Reference Reification

The web is based on addresses called URIs (short for Uniform Resource Identifiers; and soon Internationalized Resource Identifiers (URIs)). These are the links that weave the web we all traverse daily.

But these URIs are not atomic, they are merely treated as such in their syntactic expression. They are what is popularly known as a microformat.

So what is a microformat anyway?

A microformat is a relative term in that thing that has a format is not a microformat in and of itself, but once that format becomes injected into an atom of another format, it becomes a microformat. That is, once a format uses other formats inside itself, we can begin to talk about microformats.

The canonical example for this is XML and URIs.

<Person email=”mailto:bent@example.com”/>

As we see here, the email attribute contains structured information, but the structure is not expressed using structured XML, instead it is simply concatenated inside an attribute.

This means essentially that what we are doing is to inject a domain-specific language, in its own syntax, within a domain-neutral container format – XML. It would be possible to actually abandon the concrete URI syntax and encode the abstract URI syntax into the XML Information Set datamodel directly!

This would have the consequence that the email property in our above example wil have to be reformulated as an element instead; something like

<Person>
<email>
<URI>
<scheme>mailto</scheme>
…..
</URI>
</email>
</Person>

It is worth noticing how the compact concrete URI syntax makes the markup shorter and perhaps easier to read, but it also means we loose one of the benefits of XML – its ability to encode information genercally using structured markup so we can more easily parse the content.

It is clear to me that the reason XML is not used in a more structured way and we have all the microformat mess is simply because XML is a human-readable verbose format. If it were to become more verbose, it would become less readable – to humans.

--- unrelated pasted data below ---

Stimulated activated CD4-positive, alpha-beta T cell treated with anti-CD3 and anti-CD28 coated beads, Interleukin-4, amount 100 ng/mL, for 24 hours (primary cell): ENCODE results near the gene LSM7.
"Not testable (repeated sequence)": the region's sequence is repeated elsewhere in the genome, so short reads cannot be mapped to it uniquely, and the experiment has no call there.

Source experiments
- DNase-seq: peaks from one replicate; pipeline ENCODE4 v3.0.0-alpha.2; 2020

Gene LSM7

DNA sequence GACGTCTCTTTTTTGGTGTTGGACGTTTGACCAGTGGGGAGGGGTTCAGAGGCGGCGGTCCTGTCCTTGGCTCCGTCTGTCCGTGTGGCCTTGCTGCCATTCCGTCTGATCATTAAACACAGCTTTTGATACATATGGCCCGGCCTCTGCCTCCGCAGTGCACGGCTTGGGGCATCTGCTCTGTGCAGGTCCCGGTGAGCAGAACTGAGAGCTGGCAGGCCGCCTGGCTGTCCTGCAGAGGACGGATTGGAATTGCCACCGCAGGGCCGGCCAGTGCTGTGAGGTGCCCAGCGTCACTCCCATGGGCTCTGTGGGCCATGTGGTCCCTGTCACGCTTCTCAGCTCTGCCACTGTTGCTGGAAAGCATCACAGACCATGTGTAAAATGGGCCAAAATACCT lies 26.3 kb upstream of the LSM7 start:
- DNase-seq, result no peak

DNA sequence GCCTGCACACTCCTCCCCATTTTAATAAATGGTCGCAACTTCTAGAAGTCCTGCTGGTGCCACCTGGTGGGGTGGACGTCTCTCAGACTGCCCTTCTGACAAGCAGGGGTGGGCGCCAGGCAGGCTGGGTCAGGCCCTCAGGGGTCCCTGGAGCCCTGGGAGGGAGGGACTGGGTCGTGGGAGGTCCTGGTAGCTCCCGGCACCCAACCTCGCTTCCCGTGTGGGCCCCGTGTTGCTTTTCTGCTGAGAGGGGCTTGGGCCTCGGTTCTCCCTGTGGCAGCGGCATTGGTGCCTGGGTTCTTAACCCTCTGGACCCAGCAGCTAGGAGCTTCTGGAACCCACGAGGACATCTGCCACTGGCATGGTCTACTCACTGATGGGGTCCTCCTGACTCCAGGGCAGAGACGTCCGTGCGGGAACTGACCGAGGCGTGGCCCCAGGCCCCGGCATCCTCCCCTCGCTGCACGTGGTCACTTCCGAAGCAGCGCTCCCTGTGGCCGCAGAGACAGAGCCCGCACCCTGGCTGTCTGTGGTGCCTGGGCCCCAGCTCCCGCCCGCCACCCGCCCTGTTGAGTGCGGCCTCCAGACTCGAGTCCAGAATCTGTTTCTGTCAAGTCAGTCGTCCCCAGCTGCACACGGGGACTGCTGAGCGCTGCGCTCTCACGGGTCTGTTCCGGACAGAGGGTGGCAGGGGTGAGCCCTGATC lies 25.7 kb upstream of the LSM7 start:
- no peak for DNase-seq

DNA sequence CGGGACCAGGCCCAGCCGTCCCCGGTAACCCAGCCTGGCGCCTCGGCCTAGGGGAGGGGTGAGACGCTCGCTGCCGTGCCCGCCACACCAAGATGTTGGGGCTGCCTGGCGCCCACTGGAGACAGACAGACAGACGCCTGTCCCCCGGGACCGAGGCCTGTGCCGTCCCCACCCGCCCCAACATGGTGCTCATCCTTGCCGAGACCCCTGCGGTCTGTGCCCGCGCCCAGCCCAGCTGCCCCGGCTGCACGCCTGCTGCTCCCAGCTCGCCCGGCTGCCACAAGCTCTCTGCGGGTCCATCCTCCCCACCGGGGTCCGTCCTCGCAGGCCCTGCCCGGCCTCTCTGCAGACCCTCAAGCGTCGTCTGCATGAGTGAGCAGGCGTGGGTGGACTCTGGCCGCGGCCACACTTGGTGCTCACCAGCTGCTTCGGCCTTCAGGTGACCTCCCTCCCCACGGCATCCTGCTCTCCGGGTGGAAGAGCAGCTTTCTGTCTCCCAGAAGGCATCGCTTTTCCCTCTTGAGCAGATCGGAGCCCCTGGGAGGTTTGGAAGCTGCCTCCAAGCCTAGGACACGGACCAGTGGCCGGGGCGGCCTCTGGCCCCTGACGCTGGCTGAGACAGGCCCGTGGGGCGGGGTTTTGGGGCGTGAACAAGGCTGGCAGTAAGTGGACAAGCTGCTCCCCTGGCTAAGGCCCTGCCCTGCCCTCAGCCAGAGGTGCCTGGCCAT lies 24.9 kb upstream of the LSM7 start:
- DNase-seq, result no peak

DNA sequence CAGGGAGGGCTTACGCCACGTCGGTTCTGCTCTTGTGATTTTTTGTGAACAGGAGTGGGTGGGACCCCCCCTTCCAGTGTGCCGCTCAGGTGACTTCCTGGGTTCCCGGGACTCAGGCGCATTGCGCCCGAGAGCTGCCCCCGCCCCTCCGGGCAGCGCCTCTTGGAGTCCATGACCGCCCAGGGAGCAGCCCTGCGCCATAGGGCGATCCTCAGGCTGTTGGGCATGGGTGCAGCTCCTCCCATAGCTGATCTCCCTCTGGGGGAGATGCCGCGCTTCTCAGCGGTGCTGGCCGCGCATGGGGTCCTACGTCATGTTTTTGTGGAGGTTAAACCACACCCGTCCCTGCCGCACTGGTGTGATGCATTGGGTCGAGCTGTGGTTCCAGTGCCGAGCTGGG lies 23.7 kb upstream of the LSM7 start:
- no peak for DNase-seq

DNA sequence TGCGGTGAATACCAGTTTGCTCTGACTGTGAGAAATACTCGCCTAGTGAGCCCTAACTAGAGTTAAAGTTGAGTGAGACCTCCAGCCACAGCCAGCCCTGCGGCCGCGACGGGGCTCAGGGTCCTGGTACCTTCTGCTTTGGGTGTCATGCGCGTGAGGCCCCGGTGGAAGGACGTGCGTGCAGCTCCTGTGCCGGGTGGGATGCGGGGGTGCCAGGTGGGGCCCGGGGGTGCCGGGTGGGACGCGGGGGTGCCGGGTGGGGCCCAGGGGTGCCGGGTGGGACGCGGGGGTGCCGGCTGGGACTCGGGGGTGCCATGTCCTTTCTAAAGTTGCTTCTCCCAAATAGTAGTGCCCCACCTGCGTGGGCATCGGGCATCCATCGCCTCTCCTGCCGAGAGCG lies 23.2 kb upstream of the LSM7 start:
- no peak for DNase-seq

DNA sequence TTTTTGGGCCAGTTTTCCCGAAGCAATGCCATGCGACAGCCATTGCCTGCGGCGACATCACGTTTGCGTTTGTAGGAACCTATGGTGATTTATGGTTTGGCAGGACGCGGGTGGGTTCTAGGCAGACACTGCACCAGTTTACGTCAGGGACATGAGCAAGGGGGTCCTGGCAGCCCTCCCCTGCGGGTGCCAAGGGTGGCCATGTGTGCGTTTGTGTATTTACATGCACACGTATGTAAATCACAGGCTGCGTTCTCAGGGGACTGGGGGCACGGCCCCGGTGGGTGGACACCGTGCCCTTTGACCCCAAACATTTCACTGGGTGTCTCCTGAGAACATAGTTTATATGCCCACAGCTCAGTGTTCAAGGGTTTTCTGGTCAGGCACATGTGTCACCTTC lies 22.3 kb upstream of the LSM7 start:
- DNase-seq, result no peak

The upcomming Infoset encoding, the Efficient XML Interchange format (EXI) may change this game and move us away from the microformat game because it will then be able to create a compact and uniformly structured encoding of URIs inside the other data.

Now the URI may not be the ideal example of this, but as a very used identifier string (which is useful of course) and as a structured value as well, it does have some usefulness as an example in this regard.

The SVG path attribute is a better example. As machines are supposed to generate SVG, we should not care about human-readability – if we want readability we create interactive visualizations of the data (text or a drawing).

The Resource Description Framework (RDF) from the W3C has a concept which is somewhat related to this concept of unification: Reification.

In RDF one can create statements about statements. Normally a statement is the quintessential “primitive” of RDF, but what if you want to say something about a statement; you can choose to express the statement via other statements, thereby reifying it.